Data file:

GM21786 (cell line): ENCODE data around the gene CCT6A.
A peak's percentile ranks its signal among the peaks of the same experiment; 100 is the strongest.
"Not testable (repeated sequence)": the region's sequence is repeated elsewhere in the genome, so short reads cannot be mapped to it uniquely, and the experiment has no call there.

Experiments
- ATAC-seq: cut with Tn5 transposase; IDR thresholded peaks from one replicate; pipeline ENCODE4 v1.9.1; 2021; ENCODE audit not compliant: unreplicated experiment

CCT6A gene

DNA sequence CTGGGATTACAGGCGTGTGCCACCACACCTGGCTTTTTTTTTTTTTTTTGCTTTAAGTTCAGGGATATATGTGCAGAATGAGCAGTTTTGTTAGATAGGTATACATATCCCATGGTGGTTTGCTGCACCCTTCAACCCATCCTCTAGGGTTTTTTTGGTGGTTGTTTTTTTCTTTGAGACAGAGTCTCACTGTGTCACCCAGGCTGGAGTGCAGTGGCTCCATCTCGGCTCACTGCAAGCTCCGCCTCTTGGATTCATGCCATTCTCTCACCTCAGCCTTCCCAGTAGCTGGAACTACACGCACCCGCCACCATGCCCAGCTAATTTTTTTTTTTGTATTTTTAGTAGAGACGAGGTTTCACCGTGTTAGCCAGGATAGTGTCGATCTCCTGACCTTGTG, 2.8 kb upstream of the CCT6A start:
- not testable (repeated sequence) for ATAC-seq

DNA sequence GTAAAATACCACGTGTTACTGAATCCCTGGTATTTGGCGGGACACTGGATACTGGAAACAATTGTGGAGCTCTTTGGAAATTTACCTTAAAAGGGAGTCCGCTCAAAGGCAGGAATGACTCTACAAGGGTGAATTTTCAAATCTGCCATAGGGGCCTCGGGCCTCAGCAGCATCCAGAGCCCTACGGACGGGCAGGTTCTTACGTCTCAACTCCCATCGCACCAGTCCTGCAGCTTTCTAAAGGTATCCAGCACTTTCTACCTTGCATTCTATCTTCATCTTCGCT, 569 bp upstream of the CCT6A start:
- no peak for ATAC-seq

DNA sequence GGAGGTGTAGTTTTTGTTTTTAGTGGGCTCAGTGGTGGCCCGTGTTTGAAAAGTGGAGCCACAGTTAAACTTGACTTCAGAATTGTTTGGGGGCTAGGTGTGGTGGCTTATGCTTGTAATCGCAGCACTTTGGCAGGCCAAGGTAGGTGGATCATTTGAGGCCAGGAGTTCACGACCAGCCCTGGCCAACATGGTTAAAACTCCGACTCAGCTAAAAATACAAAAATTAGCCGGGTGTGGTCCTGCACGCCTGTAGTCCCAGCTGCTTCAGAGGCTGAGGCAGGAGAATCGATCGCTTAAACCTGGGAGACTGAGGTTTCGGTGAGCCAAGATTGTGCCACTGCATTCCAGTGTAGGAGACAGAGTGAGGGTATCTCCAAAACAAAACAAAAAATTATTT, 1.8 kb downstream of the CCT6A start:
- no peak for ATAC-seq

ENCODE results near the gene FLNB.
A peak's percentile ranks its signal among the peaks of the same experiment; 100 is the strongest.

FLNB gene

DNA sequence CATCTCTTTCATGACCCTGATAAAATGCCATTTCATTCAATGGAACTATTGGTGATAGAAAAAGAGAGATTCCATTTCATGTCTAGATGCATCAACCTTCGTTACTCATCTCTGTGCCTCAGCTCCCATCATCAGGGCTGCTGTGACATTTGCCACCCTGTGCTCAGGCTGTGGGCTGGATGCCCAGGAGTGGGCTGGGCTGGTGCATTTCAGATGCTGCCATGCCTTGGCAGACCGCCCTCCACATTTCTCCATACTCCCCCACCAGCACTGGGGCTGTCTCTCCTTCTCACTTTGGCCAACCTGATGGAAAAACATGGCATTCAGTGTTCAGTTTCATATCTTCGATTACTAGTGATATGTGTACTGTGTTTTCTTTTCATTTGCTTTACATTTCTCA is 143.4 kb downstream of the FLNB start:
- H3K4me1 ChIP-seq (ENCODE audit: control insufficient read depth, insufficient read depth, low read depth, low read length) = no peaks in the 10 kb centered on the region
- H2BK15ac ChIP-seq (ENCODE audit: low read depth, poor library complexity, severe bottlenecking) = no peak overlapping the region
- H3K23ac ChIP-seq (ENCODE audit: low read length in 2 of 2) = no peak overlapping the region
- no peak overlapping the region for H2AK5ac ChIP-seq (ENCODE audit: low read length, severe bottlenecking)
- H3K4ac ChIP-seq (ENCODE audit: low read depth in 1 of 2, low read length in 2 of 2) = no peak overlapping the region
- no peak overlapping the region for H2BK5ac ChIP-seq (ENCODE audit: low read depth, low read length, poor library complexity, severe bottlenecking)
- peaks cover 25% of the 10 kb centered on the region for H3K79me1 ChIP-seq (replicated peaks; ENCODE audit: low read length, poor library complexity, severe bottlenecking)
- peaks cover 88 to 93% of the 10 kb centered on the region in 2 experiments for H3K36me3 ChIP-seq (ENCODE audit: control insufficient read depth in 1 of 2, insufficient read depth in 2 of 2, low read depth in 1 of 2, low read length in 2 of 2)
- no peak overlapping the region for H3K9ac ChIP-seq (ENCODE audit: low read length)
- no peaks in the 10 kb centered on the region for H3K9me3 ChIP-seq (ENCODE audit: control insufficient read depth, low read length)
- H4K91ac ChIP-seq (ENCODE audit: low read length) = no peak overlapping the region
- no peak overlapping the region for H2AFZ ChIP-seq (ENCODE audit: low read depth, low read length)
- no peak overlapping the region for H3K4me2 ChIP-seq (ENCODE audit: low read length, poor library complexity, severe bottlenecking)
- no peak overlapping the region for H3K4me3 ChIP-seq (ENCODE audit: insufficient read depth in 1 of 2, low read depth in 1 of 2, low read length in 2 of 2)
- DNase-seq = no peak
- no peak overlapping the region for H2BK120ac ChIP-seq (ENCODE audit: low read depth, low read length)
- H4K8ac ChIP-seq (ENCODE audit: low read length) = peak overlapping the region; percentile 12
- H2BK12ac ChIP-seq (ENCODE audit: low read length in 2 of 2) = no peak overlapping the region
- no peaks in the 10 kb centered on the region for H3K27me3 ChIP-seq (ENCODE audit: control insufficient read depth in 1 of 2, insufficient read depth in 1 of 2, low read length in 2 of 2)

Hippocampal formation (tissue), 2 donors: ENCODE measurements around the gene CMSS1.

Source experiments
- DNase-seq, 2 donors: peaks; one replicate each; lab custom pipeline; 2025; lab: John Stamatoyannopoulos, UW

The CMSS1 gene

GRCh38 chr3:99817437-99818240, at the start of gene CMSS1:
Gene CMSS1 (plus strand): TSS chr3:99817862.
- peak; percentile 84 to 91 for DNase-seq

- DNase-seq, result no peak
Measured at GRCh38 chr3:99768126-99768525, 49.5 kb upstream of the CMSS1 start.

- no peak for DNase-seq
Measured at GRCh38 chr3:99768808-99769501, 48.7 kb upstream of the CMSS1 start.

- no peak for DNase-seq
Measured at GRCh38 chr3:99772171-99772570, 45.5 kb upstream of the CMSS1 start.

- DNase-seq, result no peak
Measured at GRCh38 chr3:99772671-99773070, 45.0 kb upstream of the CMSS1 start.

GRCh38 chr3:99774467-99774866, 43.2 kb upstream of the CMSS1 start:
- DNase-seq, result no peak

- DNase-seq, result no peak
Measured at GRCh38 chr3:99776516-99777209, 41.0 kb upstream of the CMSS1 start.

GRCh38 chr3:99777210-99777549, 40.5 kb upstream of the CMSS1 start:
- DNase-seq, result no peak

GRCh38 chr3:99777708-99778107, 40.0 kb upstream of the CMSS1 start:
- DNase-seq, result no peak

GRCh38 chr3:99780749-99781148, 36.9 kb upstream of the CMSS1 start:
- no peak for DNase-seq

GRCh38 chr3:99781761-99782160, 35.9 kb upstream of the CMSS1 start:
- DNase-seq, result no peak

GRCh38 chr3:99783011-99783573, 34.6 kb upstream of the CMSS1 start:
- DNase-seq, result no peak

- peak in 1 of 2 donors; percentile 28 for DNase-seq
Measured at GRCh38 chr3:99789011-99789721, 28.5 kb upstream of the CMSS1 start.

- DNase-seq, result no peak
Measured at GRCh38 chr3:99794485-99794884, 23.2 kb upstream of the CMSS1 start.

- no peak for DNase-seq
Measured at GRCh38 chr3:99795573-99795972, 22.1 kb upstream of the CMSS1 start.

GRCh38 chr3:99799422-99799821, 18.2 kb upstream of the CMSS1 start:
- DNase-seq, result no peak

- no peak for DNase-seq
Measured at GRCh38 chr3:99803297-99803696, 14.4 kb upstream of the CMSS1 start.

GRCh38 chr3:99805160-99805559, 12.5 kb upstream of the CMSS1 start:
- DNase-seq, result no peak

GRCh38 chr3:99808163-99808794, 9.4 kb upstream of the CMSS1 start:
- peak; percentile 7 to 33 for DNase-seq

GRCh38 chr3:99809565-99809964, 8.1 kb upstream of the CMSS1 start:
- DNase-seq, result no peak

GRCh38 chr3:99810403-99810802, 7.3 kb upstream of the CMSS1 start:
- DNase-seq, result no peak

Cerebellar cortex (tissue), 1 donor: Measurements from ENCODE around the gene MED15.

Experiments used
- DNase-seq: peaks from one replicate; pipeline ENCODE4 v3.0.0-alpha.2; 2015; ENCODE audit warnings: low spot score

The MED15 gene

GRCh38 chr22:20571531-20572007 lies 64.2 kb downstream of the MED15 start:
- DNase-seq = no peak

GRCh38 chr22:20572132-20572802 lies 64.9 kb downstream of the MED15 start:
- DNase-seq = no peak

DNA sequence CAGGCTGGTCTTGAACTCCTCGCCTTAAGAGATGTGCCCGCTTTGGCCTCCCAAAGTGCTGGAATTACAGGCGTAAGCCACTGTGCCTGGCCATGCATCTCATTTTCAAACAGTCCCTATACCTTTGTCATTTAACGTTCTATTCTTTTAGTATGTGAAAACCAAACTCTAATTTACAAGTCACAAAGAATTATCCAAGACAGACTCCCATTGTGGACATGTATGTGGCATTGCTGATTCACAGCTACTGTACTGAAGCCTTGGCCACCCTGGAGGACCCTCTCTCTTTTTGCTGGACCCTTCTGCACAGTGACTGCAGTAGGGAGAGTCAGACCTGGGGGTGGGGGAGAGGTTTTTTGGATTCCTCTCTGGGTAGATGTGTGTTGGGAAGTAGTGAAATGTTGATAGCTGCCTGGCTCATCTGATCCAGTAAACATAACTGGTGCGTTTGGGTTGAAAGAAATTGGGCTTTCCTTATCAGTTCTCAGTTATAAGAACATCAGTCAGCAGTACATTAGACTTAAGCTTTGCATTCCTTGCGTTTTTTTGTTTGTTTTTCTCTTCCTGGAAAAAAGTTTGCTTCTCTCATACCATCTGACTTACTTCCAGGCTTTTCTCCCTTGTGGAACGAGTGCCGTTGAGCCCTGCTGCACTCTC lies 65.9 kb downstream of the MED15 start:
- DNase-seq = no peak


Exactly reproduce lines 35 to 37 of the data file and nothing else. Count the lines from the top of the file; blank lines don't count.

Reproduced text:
- no peaks in the 10 kb centered on the region for H3K27me3 ChIP-seq (ENCODE audit: control insufficient read depth in 1 of 2, insufficient read depth in 1 of 2, low read length in 2 of 2)

Hippocampal formation (tissue), 2 donors: ENCODE measurements around the gene CMSS1.

Source experiments